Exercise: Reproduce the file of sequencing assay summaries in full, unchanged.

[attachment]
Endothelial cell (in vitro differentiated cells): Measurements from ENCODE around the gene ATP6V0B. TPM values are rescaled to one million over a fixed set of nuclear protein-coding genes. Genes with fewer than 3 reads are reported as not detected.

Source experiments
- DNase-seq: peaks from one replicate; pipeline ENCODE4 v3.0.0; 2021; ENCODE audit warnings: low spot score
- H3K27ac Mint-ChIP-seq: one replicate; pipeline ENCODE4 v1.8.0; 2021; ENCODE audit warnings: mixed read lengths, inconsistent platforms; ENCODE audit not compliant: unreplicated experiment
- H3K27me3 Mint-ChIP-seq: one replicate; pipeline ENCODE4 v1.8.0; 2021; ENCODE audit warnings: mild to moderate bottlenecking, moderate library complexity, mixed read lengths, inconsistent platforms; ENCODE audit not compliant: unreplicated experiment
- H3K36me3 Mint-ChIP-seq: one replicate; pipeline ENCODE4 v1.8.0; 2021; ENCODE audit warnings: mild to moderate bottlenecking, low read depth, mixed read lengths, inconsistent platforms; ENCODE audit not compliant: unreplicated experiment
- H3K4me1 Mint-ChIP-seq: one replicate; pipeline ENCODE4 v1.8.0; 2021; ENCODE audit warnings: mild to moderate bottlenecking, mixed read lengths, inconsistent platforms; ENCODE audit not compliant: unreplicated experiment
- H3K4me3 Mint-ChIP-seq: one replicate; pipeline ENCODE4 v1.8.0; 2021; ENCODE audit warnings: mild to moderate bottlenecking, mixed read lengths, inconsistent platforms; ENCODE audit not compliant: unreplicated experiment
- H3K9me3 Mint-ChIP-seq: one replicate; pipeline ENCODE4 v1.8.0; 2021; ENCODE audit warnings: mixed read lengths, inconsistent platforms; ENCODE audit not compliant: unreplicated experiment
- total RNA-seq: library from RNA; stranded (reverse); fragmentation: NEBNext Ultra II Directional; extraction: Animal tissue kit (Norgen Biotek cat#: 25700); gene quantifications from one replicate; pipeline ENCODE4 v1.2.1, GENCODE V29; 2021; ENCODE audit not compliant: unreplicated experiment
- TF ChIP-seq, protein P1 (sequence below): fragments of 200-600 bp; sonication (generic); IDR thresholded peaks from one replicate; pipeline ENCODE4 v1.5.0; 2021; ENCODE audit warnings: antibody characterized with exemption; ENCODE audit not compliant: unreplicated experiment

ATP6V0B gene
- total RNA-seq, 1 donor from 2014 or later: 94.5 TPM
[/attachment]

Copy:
Endothelial cell (in vitro differentiated cells): Measurements from ENCODE around the gene ATP6V0B. TPM values are rescaled to one million over a fixed set of nuclear protein-coding genes. Genes with fewer than 3 reads are reported as not detected.

Source experiments
- DNase-seq: peaks from one replicate; pipeline ENCODE4 v3.0.0; 2021; ENCODE audit warnings: low spot score
- H3K27ac Mint-ChIP-seq: one replicate; pipeline ENCODE4 v1.8.0; 2021; ENCODE audit warnings: mixed read lengths, inconsistent platforms; ENCODE audit not compliant: unreplicated experiment
- H3K27me3 Mint-ChIP-seq: one replicate; pipeline ENCODE4 v1.8.0; 2021; ENCODE audit warnings: mild to moderate bottlenecking, moderate library complexity, mixed read lengths, inconsistent platforms; ENCODE audit not compliant: unreplicated experiment
- H3K36me3 Mint-ChIP-seq: one replicate; pipeline ENCODE4 v1.8.0; 2021; ENCODE audit warnings: mild to moderate bottlenecking, low read depth, mixed read lengths, inconsistent platforms; ENCODE audit not compliant: unreplicated experiment
- H3K4me1 Mint-ChIP-seq: one replicate; pipeline ENCODE4 v1.8.0; 2021; ENCODE audit warnings: mild to moderate bottlenecking, mixed read lengths, inconsistent platforms; ENCODE audit not compliant: unreplicated experiment
- H3K4me3 Mint-ChIP-seq: one replicate; pipeline ENCODE4 v1.8.0; 2021; ENCODE audit warnings: mild to moderate bottlenecking, mixed read lengths, inconsistent platforms; ENCODE audit not compliant: unreplicated experiment
- H3K9me3 Mint-ChIP-seq: one replicate; pipeline ENCODE4 v1.8.0; 2021; ENCODE audit warnings: mixed read lengths, inconsistent platforms; ENCODE audit not compliant: unreplicated experiment
- total RNA-seq: library from RNA; stranded (reverse); fragmentation: NEBNext Ultra II Directional; extraction: Animal tissue kit (Norgen Biotek cat#: 25700); gene quantifications from one replicate; pipeline ENCODE4 v1.2.1, GENCODE V29; 2021; ENCODE audit not compliant: unreplicated experiment
- TF ChIP-seq, protein P1 (sequence below): fragments of 200-600 bp; sonication (generic); IDR thresholded peaks from one replicate; pipeline ENCODE4 v1.5.0; 2021; ENCODE audit warnings: antibody characterized with exemption; ENCODE audit not compliant: unreplicated experiment

ATP6V0B gene
- total RNA-seq, 1 donor from 2014 or later: 94.5 TPM